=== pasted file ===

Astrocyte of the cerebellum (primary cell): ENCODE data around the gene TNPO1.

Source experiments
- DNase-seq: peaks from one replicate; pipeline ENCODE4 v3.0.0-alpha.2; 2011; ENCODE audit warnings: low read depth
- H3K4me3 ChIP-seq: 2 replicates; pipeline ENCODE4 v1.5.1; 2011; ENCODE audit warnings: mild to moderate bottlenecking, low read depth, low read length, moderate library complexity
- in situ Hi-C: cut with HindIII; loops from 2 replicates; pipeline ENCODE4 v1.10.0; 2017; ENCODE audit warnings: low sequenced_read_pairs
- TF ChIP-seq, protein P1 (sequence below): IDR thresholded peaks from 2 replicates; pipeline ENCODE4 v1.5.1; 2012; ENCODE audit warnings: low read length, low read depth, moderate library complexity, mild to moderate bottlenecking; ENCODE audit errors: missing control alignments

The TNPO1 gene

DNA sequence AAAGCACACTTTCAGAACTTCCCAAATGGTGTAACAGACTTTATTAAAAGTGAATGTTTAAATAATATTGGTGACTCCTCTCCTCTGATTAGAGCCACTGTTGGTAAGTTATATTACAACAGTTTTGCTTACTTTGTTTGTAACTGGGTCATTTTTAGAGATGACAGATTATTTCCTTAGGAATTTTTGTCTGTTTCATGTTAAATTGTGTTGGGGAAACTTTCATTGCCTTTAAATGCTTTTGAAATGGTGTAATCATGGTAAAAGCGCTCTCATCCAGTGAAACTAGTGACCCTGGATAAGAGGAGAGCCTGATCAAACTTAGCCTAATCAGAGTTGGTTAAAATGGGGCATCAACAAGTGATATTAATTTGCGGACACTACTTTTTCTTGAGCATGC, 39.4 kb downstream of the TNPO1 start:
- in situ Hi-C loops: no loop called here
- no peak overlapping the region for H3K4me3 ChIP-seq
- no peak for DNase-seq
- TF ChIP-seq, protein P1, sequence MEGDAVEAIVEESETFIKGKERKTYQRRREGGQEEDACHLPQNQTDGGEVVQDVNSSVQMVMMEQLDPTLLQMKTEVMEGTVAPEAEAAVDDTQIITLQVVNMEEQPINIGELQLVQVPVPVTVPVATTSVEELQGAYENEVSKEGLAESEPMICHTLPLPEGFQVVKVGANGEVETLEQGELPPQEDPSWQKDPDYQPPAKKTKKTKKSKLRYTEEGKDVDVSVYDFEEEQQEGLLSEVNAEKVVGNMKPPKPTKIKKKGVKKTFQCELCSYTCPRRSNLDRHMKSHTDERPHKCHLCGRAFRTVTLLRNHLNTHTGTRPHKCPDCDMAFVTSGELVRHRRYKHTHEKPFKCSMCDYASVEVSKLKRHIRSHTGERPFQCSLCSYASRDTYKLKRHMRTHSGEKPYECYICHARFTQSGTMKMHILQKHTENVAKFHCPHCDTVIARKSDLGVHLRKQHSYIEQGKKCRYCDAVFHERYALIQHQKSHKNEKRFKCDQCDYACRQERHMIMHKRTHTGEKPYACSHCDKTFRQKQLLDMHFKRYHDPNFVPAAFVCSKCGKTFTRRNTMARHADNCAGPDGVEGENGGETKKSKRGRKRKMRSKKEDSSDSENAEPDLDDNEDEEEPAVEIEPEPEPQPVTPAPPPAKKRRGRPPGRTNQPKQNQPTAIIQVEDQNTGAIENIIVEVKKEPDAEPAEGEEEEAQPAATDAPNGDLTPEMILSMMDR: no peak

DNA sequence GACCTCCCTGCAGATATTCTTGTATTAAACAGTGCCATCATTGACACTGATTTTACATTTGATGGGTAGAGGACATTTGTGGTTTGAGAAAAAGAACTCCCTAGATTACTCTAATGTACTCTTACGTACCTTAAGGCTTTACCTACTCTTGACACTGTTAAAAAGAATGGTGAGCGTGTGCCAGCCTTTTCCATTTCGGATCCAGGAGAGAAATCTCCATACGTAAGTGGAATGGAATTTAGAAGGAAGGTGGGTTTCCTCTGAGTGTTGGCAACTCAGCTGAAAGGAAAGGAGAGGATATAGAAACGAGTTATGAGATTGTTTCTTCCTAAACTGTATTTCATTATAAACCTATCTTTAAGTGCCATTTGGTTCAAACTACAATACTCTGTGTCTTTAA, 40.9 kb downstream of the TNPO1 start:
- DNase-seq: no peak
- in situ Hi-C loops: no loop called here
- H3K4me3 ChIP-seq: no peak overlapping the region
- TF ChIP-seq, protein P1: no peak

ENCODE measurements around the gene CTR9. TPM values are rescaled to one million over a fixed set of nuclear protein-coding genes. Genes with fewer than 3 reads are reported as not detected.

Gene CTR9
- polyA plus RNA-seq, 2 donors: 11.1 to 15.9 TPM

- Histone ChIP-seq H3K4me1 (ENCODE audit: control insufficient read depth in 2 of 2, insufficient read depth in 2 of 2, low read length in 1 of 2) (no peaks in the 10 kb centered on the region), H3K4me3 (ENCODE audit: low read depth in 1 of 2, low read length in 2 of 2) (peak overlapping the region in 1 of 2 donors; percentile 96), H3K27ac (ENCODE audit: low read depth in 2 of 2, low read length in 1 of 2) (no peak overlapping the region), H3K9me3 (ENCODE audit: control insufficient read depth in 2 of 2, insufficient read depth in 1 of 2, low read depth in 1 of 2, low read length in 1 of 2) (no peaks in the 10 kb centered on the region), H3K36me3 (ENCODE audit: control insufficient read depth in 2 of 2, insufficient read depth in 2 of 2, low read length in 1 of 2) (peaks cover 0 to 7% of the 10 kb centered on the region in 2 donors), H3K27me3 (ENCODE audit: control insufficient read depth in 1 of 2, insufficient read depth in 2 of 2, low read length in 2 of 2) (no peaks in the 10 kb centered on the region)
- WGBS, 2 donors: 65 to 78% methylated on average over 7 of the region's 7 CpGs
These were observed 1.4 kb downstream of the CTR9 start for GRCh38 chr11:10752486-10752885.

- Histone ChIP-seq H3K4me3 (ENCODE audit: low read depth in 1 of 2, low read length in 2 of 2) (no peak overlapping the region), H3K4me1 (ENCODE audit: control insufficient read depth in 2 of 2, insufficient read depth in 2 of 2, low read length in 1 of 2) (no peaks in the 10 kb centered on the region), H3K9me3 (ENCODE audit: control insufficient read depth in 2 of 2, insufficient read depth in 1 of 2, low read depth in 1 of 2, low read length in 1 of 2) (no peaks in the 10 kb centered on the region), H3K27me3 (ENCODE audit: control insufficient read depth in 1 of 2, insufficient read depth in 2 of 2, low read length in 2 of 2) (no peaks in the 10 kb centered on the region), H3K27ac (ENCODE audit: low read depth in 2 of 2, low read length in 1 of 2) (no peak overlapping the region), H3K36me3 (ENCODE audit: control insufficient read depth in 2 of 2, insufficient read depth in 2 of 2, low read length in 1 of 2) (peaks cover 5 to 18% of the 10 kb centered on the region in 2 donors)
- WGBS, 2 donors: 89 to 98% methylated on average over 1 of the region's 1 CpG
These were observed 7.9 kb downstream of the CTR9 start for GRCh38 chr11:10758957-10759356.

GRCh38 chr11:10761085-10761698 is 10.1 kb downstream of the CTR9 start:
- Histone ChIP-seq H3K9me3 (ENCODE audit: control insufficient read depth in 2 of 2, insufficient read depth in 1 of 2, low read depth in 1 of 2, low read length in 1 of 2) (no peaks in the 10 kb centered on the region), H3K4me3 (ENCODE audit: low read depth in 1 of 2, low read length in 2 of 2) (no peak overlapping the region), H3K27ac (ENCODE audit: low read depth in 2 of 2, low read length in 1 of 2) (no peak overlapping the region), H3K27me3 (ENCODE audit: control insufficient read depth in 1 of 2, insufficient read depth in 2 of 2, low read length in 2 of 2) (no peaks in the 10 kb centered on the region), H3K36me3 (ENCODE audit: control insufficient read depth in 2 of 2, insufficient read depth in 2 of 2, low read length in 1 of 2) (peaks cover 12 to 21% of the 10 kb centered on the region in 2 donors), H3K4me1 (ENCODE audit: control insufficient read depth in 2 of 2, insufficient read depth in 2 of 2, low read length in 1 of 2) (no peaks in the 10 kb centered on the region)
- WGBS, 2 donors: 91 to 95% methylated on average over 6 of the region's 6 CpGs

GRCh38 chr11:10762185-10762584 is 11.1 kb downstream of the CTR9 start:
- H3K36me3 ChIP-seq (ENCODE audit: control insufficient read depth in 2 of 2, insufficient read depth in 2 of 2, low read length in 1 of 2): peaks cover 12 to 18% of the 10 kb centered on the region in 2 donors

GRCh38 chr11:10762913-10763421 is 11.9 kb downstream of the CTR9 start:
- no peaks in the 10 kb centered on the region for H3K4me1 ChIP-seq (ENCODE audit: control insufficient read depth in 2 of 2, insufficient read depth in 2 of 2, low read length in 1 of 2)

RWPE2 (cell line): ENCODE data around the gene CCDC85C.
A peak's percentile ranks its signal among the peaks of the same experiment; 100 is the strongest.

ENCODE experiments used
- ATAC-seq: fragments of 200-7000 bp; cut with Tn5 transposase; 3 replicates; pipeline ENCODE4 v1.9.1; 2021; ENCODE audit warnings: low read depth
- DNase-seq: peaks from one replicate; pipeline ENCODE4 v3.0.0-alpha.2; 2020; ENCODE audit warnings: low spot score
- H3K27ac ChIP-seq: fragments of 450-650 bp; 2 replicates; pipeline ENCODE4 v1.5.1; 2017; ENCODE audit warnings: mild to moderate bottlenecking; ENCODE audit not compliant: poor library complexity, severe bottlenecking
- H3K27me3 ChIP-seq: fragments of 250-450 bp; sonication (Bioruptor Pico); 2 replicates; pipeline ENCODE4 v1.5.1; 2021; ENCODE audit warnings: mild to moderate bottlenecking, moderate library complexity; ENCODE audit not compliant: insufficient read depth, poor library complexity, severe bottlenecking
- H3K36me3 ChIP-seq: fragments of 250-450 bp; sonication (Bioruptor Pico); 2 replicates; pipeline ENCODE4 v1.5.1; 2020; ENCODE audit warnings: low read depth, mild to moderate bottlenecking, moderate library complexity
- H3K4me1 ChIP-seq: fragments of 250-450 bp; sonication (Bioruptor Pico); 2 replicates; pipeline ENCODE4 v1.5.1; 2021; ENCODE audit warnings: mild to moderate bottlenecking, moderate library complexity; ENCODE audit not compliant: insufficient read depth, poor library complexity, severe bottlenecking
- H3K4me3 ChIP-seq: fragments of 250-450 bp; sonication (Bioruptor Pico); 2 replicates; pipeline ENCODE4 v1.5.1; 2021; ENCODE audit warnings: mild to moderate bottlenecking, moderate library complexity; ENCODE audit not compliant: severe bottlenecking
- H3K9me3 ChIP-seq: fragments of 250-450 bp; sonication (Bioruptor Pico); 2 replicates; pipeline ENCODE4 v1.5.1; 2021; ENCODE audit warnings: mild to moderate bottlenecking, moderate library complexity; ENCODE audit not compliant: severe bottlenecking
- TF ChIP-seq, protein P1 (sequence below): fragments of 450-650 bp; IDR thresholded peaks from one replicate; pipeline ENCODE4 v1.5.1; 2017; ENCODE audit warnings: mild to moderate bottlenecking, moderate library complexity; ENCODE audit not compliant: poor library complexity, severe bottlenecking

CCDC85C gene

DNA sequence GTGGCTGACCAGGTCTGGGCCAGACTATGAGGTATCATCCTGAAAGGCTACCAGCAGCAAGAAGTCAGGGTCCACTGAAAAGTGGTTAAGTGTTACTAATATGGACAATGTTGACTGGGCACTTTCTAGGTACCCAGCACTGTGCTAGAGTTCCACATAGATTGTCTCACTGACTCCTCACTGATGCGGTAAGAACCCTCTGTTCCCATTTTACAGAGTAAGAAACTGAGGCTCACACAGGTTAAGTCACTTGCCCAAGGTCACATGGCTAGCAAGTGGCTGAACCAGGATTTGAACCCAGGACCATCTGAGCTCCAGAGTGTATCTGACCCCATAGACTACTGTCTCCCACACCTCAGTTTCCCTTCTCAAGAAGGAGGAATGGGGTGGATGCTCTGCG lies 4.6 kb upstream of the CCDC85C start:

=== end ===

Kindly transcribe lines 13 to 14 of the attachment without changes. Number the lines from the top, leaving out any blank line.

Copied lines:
DNA sequence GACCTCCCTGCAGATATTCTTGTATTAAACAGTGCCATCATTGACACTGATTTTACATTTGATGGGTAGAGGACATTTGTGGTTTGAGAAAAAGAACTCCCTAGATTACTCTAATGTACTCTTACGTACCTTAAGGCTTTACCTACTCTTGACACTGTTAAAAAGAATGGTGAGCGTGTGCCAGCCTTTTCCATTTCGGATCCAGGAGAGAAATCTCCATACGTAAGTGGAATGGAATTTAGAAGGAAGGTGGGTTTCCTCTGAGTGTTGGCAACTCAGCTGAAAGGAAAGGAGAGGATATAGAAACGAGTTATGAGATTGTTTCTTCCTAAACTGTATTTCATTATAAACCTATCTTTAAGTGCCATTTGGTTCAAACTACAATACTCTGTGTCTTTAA, 40.9 kb downstream of the TNPO1 start:
- DNase-seq: no peak